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News from the farm   |   Climate change   |   COP26   |   Ethical business

Blah, blah, blah: What we hear from COP26

I woke up today to the news from our chancellor that “most big UK firms and financial institutions will be forced to show how they intend to hit climate change targets, under proposed Treasury rules.” Similarly, a coalition of financial groups led by former Bank of England governor, Mark Carney, said that enough finance is committed to keep global warming to 1.5 degrees. To which I reply: “Oh, not again!”

Ever since the establishment of the East India Company in 1600, corporate law has developed with one simple end: to extract profit for (often distant) shareholders. That is the basis of modern global capitalism. It generates lots of good: wealth, comfort, medicines. It also generates some bad; most particularly, the environmental degradation stemming from a failure to value the common goods provided by nature. To enjoy the good, while dealing with the bad effectively, we must be honest: business, and most associated corporate law, has no moral compass.

This is not to suggest that there are not lots of good, moral people working within business – but the structures and incentives we have created over the past five centuries effectively silence their humanity in the workplace. Whether selling tobacco, asbestos, or now fossil fuels, history shows us how adept an unholy alliance of corporations, accountants, lobbyists, and PR firms can be in resisting state intervention that seeks to put public interest ahead of shareholder returns.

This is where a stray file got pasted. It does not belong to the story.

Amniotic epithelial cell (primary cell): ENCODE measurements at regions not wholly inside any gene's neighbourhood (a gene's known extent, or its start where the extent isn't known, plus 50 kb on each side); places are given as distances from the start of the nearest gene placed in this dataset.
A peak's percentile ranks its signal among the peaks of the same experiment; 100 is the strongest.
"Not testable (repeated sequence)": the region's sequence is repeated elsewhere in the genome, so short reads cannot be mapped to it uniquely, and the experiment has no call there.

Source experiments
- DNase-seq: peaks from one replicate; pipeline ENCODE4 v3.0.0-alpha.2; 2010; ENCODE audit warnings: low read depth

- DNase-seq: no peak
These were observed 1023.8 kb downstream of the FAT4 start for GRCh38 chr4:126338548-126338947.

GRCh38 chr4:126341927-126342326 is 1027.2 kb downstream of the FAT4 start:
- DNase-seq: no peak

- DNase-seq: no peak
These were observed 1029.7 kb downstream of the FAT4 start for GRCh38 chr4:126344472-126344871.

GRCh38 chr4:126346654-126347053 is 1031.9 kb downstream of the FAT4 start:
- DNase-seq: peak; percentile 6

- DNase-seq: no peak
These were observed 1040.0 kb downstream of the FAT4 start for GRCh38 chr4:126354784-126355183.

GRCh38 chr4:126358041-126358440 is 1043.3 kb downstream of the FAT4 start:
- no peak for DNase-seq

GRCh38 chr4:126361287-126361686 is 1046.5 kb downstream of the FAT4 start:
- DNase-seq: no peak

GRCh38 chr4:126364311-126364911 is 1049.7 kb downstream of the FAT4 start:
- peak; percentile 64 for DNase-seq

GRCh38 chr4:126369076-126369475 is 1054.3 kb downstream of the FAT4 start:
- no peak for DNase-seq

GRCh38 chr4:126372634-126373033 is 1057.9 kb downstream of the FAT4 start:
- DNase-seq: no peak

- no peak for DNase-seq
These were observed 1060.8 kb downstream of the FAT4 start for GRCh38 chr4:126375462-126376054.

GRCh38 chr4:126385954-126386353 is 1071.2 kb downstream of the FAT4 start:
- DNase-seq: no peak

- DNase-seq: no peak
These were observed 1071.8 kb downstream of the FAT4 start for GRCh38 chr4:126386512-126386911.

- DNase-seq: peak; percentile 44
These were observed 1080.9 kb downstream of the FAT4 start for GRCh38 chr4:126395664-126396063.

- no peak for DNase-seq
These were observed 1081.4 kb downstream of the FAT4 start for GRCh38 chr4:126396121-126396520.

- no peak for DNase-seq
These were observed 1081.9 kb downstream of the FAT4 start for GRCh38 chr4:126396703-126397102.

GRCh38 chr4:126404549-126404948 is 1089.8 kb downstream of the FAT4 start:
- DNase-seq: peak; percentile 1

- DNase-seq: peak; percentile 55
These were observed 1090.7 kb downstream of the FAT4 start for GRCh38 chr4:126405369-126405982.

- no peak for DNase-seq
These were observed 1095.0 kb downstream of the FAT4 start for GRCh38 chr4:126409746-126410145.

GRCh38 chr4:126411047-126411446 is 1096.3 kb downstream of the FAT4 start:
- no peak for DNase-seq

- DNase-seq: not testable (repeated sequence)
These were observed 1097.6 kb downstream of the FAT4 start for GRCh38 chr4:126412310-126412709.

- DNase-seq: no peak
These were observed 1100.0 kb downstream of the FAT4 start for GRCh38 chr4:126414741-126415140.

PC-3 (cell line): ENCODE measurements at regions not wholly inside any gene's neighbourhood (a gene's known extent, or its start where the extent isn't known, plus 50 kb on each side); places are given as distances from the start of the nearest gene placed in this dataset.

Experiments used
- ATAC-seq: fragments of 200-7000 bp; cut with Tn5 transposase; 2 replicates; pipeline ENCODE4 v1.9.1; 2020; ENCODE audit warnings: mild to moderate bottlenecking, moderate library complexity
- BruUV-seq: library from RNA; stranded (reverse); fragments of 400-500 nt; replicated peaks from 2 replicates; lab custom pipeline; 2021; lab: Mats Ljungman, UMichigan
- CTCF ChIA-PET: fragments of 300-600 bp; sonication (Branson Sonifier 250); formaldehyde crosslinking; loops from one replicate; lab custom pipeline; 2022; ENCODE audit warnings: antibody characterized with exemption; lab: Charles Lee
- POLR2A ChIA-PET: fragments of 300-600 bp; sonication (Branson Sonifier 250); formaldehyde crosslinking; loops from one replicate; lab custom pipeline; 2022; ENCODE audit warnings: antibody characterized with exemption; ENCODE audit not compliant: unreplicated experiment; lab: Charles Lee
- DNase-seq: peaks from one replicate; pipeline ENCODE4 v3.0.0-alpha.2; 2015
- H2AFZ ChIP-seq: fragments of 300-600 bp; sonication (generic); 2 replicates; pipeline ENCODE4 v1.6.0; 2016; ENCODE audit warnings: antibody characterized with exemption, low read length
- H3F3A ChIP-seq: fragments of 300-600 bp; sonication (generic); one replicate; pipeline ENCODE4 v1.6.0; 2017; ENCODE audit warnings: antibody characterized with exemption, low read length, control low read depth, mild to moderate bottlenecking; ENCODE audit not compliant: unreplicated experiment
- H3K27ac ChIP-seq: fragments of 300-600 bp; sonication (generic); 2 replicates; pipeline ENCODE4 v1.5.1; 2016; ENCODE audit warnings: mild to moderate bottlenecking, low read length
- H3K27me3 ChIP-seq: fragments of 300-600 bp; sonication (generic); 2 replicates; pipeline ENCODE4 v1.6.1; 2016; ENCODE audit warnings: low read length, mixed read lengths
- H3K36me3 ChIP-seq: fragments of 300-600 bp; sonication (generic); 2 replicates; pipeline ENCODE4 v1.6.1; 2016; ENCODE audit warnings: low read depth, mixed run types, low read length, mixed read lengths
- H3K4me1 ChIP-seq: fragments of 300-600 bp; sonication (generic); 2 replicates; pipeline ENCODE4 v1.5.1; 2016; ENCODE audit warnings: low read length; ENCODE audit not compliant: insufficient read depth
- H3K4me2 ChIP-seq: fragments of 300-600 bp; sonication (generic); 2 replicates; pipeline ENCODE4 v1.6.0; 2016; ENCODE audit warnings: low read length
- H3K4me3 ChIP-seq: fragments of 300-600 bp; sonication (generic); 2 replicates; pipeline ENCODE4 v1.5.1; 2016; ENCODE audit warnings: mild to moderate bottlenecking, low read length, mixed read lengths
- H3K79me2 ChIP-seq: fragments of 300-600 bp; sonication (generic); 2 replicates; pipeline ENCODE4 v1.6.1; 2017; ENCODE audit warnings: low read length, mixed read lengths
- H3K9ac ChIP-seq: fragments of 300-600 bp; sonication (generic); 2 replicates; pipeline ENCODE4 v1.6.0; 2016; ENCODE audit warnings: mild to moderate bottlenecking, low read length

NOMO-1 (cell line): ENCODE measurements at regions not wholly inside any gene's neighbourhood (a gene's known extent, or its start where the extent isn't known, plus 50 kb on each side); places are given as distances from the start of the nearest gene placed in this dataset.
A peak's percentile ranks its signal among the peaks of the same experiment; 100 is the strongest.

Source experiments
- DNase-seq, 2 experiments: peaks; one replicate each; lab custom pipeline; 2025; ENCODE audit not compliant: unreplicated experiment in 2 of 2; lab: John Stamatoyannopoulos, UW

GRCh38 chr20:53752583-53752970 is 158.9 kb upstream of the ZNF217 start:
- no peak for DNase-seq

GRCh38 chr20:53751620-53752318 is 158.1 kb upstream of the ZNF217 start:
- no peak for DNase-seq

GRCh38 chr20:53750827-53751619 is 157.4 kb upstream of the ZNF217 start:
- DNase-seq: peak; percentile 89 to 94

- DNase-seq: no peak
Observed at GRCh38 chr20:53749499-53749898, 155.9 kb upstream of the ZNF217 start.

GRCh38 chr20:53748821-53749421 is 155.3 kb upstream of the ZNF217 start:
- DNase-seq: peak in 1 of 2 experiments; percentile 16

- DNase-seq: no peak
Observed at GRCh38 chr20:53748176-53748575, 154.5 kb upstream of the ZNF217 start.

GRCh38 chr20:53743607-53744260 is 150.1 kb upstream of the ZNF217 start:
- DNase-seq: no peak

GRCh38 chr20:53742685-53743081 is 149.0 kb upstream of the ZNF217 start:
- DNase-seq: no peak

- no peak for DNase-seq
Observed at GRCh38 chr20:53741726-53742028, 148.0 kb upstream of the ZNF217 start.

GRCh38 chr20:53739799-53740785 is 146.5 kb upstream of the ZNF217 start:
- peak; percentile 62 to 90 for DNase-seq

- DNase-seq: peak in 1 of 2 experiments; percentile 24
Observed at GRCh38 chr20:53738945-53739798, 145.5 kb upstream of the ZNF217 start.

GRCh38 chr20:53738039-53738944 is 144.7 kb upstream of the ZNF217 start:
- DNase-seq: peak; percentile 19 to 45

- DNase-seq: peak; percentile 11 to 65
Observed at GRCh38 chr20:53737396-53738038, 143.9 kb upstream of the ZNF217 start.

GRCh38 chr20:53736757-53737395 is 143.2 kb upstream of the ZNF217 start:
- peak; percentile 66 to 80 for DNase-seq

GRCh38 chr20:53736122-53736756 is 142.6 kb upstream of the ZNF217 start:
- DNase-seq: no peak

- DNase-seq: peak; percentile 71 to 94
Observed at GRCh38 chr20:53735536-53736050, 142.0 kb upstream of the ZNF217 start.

When intervention is inevitable, their tactics change from denial to delay, which is how I read these suggestions of corporate self-regulation coming from Glasgow.

The answer is so simple: stop denying the very nature of capitalism. Instead, use its strengths. Fossil fuels account for 89 per cent of global warming; make them more expensive, either through a tax on their sale, or through a carbon tax.

The extraordinary ability of business to unlock profitable innovations will ensure that we use less fossil fuels fast – leading to a 40 per cent reduction in greenhouse gases by 2030, according to OECD and IMF reports. The money raised by the tax could fund emerging green technology, and crucially, support those worst affected by the transition. This is the argument made more fully in my ‘Letter to Planet Earth’, written for COP26; those interested can read it here.

And for those of you who do not like receiving politics with your veg, I will go back to news from the fields next week.

Illustration by Tom Jay.

To read Wicked Leeks' full coverage of COP26 and a climate special edition, look out for our next print issue, out 15 November. 

    Comments

    allendeath

    3 Weeks 3 Days

    I really appreciate your insight and on weeks when I'm away, or my allotment provides enough veg and I pause a box I purposely come here to read as I miss my weekly news. I totally agree with you here, environmental morality needs to find its way into the commercial and legal structure of business. The earth and its resource needs protection.